Home sweet home ovens
As nice as it might be to have access to a restaurant-grade oven, you can still get great results with a home oven. The trick is in understanding how hot it gets and how evenly it distributes heat. This information will determine a lot about your pizza crust, including how you can achieve various crust styles.
Any recipe you’re following will recommend a cooking temperature, but may stop short of suggesting that you take steps to maintain the dough at a certain temperature throughout.
For example, the temperature of the water you add to flour can impact fermentation. Similarly, once combined, the temperature of the dough before it goes in the oven is important. It’s wise to let the dough come to room temperature before it’s placed in the oven. For these reasons, it’s helpful to use a thermometer throughout the dough-making process.
It also helps to understand how your oven centralizes heat. If it’s an oven that doesn’t get particularly hot, consider using a pizza stone or steel so that the greatest amount of heat possible is concentrated underneath the pizza.
If you’re without either, consider placing a cast iron pan underneath the rack where the pizza is baking to focus heat underneath the dough.
As you build confidence in your pizza making skills, you may be inspired to update the tools you’re working with. The benefits of a pizza stone, a pizza steel, a pizza paddle and a thermometer will be obvious.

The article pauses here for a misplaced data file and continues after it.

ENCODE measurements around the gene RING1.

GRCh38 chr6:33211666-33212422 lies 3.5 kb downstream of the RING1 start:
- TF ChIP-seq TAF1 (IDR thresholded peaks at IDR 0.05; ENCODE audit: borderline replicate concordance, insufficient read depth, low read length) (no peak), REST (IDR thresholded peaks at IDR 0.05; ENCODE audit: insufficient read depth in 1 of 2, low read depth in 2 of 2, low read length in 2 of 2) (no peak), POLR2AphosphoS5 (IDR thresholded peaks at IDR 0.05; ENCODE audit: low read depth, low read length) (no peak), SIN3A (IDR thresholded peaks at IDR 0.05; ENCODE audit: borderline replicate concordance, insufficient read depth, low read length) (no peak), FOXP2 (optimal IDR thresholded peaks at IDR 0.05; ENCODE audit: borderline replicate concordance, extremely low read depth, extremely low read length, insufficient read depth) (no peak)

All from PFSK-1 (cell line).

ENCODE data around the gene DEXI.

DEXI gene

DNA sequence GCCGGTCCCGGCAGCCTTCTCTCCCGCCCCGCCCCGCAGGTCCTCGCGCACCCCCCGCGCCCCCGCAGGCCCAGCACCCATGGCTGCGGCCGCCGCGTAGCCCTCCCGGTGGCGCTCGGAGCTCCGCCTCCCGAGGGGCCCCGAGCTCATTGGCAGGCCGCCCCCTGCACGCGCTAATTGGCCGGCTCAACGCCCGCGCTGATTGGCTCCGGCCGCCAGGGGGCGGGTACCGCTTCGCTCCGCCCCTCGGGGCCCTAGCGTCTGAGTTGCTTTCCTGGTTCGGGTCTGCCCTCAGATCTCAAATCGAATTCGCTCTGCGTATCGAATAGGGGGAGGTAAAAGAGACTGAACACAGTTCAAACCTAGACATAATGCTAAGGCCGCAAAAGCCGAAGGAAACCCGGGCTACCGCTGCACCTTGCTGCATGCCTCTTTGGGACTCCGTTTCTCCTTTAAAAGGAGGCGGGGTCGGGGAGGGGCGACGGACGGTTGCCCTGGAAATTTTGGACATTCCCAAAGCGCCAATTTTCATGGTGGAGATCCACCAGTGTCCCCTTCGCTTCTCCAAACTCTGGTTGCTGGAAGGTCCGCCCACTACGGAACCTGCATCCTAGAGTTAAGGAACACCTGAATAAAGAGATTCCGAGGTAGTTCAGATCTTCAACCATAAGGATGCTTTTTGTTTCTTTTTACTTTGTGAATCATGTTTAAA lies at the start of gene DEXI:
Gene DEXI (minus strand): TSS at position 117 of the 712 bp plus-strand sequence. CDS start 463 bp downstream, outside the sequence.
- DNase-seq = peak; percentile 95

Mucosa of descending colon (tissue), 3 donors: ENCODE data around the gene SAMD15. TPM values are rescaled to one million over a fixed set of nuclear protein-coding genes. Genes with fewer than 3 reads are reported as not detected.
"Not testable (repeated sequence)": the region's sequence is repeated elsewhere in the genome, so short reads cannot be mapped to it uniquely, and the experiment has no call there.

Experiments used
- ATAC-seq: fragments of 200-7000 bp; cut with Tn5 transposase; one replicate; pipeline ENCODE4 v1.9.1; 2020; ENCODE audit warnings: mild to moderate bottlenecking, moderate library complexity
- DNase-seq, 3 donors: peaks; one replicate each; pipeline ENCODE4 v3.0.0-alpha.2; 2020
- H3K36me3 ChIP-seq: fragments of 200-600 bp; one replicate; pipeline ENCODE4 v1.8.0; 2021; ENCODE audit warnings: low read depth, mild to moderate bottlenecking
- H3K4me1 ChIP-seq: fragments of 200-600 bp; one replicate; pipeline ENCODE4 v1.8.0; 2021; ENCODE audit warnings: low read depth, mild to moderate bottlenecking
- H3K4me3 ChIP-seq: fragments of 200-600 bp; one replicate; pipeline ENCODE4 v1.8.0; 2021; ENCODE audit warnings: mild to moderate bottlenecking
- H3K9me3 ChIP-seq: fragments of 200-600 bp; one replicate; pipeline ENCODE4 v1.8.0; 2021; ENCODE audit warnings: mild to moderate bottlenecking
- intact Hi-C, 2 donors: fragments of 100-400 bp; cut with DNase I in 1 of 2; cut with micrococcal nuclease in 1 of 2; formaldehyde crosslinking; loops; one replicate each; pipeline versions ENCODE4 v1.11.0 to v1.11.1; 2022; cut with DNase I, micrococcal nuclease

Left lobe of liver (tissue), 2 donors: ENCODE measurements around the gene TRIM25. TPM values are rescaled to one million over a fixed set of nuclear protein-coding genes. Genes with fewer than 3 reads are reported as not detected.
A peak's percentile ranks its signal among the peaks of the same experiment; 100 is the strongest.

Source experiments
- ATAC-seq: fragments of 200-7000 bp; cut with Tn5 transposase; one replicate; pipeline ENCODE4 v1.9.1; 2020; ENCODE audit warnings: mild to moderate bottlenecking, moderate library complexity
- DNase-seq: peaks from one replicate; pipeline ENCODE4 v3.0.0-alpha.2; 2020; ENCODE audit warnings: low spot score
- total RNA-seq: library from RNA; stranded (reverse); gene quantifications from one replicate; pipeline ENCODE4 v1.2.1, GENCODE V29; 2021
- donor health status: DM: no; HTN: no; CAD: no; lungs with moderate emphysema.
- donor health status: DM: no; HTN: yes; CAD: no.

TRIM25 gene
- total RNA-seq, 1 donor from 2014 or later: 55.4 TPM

You might also experiment with different types of ovens:
- The Ooni is a first-of-its kind countertop pizza oven that’s capable of reaching temperatures as high as a wood-burning oven. If you have an Ooni, you’ll have the tools required to make a Neapolitan pie. It can reach 905F within 20 minutes of being turned on and stay hot enough to bake pizzas in the AVPN-required 60 seconds.
- More and more portable outdoor ovens are coming onto the market as interest in home-cooking continues to increase following restrictions on indoor dining due to the Covid-19 pandemic. When considering a new purchase make sure you understand how hot each oven can get so that you can easily adjust the hydration of your dough recipes to match it.
- Using grills and smokers to cook pizza is best approached in stages. After preheating the grill, brush one side of the dough disc with oil. Next, pop it on the grill rack until it’s lightly toasted and remove. Finally, place your toppings and cheese on the side that has been grilled and return it to the grill rack for a few more minutes.
- Use an air fryer to make smaller, individual-sized pizzas. Pre-cook the crust, leave it within the fryer and layer with cheese and toppings. In minutes you’ll have a delicious pie. Some experimentation with cook time may be required, depending on the air fryer model and size.
As you experiment with different types of ovens, you’ll gain a clearer sense of how much hydration the dough requires for each.
Pizza is well-loved because of the many delicious ways it can be made. Get started with simple ingredients and the tools you have in your home. If you can make a great pie with the basics, you may want to continue to hone your skills and purchase specialized a pizza oven and tools. We wish you the best of luck no matter where your pizza making efforts lead you in the future.